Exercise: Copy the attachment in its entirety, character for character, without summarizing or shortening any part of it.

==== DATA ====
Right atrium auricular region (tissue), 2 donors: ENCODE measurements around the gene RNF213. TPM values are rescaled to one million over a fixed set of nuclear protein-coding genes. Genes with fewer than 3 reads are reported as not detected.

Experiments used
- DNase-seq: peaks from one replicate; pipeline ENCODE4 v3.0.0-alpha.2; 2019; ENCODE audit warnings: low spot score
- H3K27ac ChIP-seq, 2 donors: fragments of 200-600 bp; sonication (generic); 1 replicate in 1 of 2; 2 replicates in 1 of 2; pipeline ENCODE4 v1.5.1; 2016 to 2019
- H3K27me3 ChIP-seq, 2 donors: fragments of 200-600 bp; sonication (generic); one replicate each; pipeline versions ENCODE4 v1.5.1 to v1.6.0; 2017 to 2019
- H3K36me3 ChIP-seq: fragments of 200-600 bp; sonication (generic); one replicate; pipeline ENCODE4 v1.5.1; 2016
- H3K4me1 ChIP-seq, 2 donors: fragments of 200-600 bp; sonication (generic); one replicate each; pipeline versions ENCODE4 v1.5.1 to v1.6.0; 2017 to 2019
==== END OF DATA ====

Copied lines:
Right atrium auricular region (tissue), 2 donors: ENCODE measurements around the gene RNF213. TPM values are rescaled to one million over a fixed set of nuclear protein-coding genes. Genes with fewer than 3 reads are reported as not detected.

Experiments used
- DNase-seq: peaks from one replicate; pipeline ENCODE4 v3.0.0-alpha.2; 2019; ENCODE audit warnings: low spot score
- H3K27ac ChIP-seq, 2 donors: fragments of 200-600 bp; sonication (generic); 1 replicate in 1 of 2; 2 replicates in 1 of 2; pipeline ENCODE4 v1.5.1; 2016 to 2019
- H3K27me3 ChIP-seq, 2 donors: fragments of 200-600 bp; sonication (generic); one replicate each; pipeline versions ENCODE4 v1.5.1 to v1.6.0; 2017 to 2019
- H3K36me3 ChIP-seq: fragments of 200-600 bp; sonication (generic); one replicate; pipeline ENCODE4 v1.5.1; 2016
- H3K4me1 ChIP-seq, 2 donors: fragments of 200-600 bp; sonication (generic); one replicate each; pipeline versions ENCODE4 v1.5.1 to v1.6.0; 2017 to 2019